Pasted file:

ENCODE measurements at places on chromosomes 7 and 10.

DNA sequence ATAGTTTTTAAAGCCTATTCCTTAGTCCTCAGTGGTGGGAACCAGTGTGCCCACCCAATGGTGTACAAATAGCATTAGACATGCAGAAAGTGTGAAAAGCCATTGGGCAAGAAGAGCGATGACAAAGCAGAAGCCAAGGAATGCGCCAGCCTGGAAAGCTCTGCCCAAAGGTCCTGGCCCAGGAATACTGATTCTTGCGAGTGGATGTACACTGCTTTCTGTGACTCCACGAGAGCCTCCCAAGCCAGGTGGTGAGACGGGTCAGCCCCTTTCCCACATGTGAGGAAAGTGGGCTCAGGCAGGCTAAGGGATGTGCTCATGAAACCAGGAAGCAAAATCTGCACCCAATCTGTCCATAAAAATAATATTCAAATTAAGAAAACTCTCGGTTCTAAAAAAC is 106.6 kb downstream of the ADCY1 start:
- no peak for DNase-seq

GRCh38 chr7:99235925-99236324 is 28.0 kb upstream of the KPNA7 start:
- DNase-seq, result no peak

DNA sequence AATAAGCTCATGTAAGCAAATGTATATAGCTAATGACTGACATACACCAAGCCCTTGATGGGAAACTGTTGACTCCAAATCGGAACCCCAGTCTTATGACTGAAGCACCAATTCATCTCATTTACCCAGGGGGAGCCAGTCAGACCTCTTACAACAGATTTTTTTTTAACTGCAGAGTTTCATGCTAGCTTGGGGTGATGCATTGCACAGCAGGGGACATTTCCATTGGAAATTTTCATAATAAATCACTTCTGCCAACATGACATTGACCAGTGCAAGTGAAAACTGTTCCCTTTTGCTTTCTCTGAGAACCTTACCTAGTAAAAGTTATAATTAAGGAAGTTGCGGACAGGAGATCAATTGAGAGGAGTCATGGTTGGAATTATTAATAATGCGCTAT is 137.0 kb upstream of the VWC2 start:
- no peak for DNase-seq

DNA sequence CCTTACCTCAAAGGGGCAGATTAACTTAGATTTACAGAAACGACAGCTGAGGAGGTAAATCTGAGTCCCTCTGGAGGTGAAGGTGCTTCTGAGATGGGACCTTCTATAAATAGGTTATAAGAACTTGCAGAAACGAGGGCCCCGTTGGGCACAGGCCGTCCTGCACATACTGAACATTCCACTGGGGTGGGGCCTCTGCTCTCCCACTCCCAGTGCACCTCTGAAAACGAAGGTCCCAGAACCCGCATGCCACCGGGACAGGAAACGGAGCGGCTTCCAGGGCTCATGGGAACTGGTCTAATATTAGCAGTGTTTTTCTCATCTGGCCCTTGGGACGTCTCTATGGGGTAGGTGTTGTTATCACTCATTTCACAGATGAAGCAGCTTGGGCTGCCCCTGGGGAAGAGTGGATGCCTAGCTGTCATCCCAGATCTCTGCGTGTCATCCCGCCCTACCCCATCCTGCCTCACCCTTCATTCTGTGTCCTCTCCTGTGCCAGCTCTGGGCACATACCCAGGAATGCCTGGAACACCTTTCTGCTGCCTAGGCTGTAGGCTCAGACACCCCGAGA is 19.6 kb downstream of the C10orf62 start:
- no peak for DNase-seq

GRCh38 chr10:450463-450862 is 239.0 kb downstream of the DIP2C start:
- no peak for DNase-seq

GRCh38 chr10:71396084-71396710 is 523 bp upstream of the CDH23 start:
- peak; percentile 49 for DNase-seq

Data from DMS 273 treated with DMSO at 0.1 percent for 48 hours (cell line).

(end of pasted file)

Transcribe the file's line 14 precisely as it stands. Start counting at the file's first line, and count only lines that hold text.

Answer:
Data from DMS 273 treated with DMSO at 0.1 percent for 48 hours (cell line).